Reporting on the news that matters. Welcome to ANIMONDIAL’s Animal Protection News Bites, a consolidation of the latest in global animal protection news.
Post-Brexit Rewilding Changes
Rewilding is rapidly becoming incentivised by the UK government under new subsidy programmes. The process of rewilding involves restoring an area of land that has been previously used for other land uses, such as agriculture. The most popular approach is to reintroduce species that have long been absent from the area. These species are crucial in maintaining a self-regulating ecosystem. The Sustainable Farming Incentive (SFI) scheme allows farmers to bid for funding to turn between 500 and 5000 hectares of land into areas used for wildlife protection, flood prevention, or carbon sequestration. The aim of the scheme is to reduce the environmental impact of agriculture by restoring 10,000 acres of land. The scheme has been criticised by experts for being too small-scale, with at least 300,000 hectares required to see any improvement to wildlife.
Antarctic Invasive Species
Except for some heavily regulated scientists, Antarctica is the only continent on the planet that does not have human inhabitants. The continent has been isolated from the rest of the world for 15–30 million years, which has led to it developing its own unique wildlife. Because of this isolation, any intentional or accidental introduction of other species is strictly forbidden under the Antarctic Treaty System. However, the native wildlife has come under threat from invasive barnacles, mussels, and crabs that have attached themselves to ship hulls. In recent years, tourism has been gradually increasing in the Antarctic, potentially leading to more ships carrying invasive species. Researchers have found that these ships have originated from 1,581 different ports across the planet. The term ‘biofouling’ is used when organisms attach themselves to ships underwater and is the greatest threat to native wildlife. Unfortunately, with increasing access to the Antarctic and higher demand from tourists, the situation is likely to become worse.
Tanzania Promotes Trophy Hunting to the US
Trophy hunting is the practise of paying money to kill a particular animal for the purpose of keeping a souvenir. The US has an enormous trophy hunting market, with 1.26 million wildlife trophies imported into the country between 2005-2014. In 2014, the US imposed a ban on all wildlife-related products from several African countries. Unfortunately, the ban was later lifted in 2018. The Safari Club International hosted its 50th annual hunters’ convention from January 19th to January 22nd, 2022. Tanzanian Tourism Minister Damas Dumbaro was in Las Vegas to promote trophy hunting opportunities to wealthy American tourists. The main focus was to attract individuals who could afford a 21-day hunting safari that would cost approximately $60,000. The allocated hunting experiences were confined to 38 wildlife reserves, controlled game reserves and open areas.
Earth’s Sixth Mass Extinction Event
Humanity is undoubtably changing the natural world as we have influence over the climate and the environment. Sadly, these changes have detrimental impacts on all living creatures, including ourselves. A new scientific study has highlighted the impact humanity has on invertebrates (animals that lack a backbone). The study concluded that approximately 2 million plant and animal species have become extinct since 1500 CE, mainly due to human activity. If we are to prevent future extinctions, tourism has an important role to play. As a tourist, you can have a massive impact on the environment, but there are several ways to minimise this. The first is the reduction in plastic use, as many countries do not have the infrastructure to dispose of and recycle plastic in a sustainable way. Another is to ensure you do not purchase any wildlife products, as almost all are sourced unsustainably. And arguably the most important thing is to check with the tour operator you use. Examine what experiences or practises they provide, whether they are sustainable, and whether they provide incentives to locals to protect wildlife.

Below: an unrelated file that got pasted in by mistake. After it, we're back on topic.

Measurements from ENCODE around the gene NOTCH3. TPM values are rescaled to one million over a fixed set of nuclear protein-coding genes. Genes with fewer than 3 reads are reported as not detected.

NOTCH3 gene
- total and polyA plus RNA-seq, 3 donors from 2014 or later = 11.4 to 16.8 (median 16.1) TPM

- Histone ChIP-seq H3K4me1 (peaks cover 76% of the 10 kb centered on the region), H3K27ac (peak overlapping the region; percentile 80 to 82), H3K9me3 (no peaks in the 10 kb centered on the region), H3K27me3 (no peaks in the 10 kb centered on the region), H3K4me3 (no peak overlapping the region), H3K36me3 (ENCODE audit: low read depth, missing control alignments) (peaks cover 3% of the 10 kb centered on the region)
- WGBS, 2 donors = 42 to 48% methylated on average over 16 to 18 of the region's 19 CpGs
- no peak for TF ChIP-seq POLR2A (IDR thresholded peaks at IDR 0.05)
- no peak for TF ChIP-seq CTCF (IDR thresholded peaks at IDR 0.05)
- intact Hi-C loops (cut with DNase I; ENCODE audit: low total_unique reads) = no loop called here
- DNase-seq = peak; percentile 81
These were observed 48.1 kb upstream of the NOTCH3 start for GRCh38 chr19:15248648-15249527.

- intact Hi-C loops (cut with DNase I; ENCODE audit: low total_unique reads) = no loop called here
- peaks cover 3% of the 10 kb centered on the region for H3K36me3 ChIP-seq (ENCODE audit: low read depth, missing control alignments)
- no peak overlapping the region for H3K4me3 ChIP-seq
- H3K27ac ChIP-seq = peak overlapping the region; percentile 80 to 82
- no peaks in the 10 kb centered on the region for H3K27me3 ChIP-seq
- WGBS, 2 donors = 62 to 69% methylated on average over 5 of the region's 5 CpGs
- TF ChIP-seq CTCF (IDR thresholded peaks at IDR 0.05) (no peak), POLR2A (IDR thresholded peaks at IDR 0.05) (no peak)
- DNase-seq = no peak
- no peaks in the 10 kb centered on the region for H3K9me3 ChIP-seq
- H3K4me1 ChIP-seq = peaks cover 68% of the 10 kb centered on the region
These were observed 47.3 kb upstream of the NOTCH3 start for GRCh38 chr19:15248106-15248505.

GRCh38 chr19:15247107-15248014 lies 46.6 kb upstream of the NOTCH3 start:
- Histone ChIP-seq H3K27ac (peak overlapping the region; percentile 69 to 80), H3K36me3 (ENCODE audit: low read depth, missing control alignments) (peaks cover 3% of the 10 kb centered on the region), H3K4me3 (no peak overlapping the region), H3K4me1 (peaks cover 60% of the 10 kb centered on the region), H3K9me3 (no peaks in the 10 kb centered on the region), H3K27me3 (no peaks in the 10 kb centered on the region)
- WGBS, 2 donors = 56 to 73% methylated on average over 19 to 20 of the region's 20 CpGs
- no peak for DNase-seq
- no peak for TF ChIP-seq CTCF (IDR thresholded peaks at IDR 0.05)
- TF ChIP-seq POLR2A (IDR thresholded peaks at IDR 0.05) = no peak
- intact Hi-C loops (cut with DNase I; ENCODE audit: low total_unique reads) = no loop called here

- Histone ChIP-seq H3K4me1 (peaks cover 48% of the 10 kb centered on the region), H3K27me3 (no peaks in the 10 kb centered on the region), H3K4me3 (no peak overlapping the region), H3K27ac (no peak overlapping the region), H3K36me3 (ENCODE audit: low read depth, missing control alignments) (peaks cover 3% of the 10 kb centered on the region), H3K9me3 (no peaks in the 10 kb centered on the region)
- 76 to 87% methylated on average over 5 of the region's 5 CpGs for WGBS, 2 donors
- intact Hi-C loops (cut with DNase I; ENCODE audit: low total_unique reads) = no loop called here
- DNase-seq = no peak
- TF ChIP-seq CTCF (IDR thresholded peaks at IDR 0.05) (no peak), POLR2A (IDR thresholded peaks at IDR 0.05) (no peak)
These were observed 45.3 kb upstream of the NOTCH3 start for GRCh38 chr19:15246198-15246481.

International Sales of Elephants from Namibia
Recently, Namibia has been struggling with conflicts between humans and elephants as humans continue to encroach into their habitat. The country, boasting a large elephant population of 24,000, announced in December 2020 that it would auction off 170 elephants to reduce populations. Last August, an update from the Ministry of Environment, Forestry, and Tourism highlighted that 57 elephants had been successfully sold to three bidders. Out of the 57, only 15 will stay within the country and 42 will be exported. An update on the 15th February 2022 details that 37 have been captured, including 22 that will be exported. Concerns have arisen due to the lack of transparency from the ministry as to where these elephants are being exported to. Under CITES (the Convention on International Trade in Endangered Species), it is illegal to export elephants from Namibia to countries that do not naturally have the species. This rules out countries such as China and the US, but a further CITES meeting will take place in France to discuss the situation.
Published: 22 FEBRUARY 2022